Finally, there’s what I guess we could call a justice argument — or perhaps a values argument.

Demos frames it nicely. “Americans believe that hard work should be rewarded — people who go to work every day should not then be forced to raise their families in poverty.”

A large majority of Americans do believe this — all demographic groups, except for Tea Partiers and Fox News junkies.

Suggests that if our federal policymakers were more attuned to their constituents than their deep-pocket donors, we could get that overdue minimum wage increase passed.


10 Responses to Why It’s (Past) Time to Raise the Federal Minimum Wage

  1. Garry says:

    Are you sure on your numbers as I believe I have seen numbers adjusted for inflation that say minimum wage if adjusted for either inflation or productivity would be around $17 an hour since 1970?

  2. Kathryn Baer says:

    I’m quite confident in the number I cite. As the source I link to indicates, it comes from the Bureau of Labor Statistics inflation calculator. Adjusting the minimum wage for productivity growth is different. According to the Center for Economic and Policy Research, the minimum wage would be $21.72 if it had kept pace with productivity growth since 1968. Hope this helps.

  3. Me says:

    Funny, every time the minimum wage is raised we see problems with unemployment. We are seeing and feeling the effects of the last raise on minimum wage right now, with unemployment at a stagnant rate, despite the Obama cooking of the books.

    Yes, there are other factors to the recession, but a major contributor has always been raising the minimum wage. So, yeah, lets raise it and see if we can push unemployment up to 50 percent. Brilliant.

    Minimum wage was never meant to be a means to support a family. Yet liberals never can see that point. They destroy the economy then look to do it again, double down on failed policies. Markets can and do set a fair wage scale. Government never has.

  4. Garry says:

    Simply put you are wrong as the ONLY time since the minimum wage was instituted that it has been raised when jobs dropped was the 2008/09 time frame which had NOTHING to do with raising the minimum wage. Go back and look at history and you will see all the CONS from U.S.(China) Chamber of Commerce, Heritage foundation, CATO, etc, etc claiming it will costs jobs and FACTS are jobs increased after minimum wage hikes except for the last one and that drop was the Great recession and not the hike in wages. Since 1980 the overall size of the economy in America has roughly doubled and the share of that increase that went to the top 1% was around 90%. If the share of income has stayed the same as 1980 and I am not talking about soaking the rich with taxes their income would have gone way up but the average working class person would be making $16K per year more in wages and spending that money driving our consumer economy.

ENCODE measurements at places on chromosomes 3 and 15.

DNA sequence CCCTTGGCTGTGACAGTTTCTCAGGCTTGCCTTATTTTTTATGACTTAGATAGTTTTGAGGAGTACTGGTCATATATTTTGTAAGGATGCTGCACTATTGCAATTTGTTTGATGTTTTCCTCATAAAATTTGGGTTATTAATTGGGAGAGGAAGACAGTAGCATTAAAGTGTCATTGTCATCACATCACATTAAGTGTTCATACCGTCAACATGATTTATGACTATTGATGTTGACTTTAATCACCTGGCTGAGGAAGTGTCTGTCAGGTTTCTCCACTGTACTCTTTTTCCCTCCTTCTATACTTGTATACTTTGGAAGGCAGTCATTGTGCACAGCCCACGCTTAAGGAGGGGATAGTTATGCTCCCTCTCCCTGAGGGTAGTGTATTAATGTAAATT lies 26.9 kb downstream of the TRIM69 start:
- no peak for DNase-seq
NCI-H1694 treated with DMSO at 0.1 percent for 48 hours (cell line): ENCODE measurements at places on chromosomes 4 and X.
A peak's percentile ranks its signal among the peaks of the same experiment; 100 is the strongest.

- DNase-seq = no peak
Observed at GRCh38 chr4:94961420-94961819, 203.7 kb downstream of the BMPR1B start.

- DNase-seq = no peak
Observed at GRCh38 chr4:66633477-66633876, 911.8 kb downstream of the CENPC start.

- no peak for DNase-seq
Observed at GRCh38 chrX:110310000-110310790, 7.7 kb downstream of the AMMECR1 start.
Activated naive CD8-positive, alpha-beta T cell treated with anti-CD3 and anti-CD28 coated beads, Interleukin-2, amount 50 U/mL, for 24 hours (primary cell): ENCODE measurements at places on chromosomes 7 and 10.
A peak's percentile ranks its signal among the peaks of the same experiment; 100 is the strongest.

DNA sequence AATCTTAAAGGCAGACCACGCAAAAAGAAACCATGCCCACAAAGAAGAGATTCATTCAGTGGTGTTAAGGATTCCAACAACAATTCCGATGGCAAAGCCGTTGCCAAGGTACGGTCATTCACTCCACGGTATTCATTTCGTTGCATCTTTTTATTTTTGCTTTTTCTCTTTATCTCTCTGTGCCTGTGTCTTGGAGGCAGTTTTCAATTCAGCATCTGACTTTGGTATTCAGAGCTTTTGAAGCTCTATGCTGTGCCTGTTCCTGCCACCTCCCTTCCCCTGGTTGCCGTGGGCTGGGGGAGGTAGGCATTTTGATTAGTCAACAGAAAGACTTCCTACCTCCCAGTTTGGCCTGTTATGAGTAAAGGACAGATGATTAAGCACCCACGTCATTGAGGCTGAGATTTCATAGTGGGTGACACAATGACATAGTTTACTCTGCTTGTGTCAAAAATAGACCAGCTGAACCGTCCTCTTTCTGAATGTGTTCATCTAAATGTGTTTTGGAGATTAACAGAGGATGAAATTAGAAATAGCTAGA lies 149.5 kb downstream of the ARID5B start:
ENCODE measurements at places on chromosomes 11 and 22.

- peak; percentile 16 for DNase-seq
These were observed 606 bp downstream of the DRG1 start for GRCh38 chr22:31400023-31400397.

5. Kathryn Baer says:

    Thank you for this fact-filled response, Garry.

    I’d just add that we have some interesting economic studies that looked at the job situation in neighboring states after one of them increased its minimum wage. They found no job losses in the states with minimum wage increases. In some cases, job growth in these states was higher.

    Other studies have looked at the impact of minimum wages on small businesses. They found greater growth –both in the number of these business and in the number of workers they employed –in states that had increase their minimum wages above the federal than in those that hadn’t.

    It should go without saying that more take-home pay for low-wage workers is good for the economy. Also that recessions cause job losses, not the other way around.

  6. Garry says:

    Thank-you Kathryn. For your information it is my field and I often have fun debating with the CONS using FACTS which they are not used to. I own my own business providing Financial Counseling on a contract basis for the DOD around the country. I am right now in Arizona working with U.S. Army recruiters doing retirement and benefit assistance.

  7. Kathryn Baer says:

    Garry, you just answered the question I wanted to ask because it’s obvious you really know what you’re talking about. And I do appreciate your effort to introduce FACTS to some who aren’t used to them — or perhaps aren’t used to people like you who come back at them with FACTS.

  8. […] undoubtedly add fuel to the fire when/if Congress gets around to seriously considering the bills I wrote about last […]

  9. […] bill introduced in Congress last year would have raised the minimum wage to $9.80 by 2014. The President […]

  10. […] I’ve written before, the bill would raise the federal minimum wage to $10.10 an hour by 2016 and then link it to […]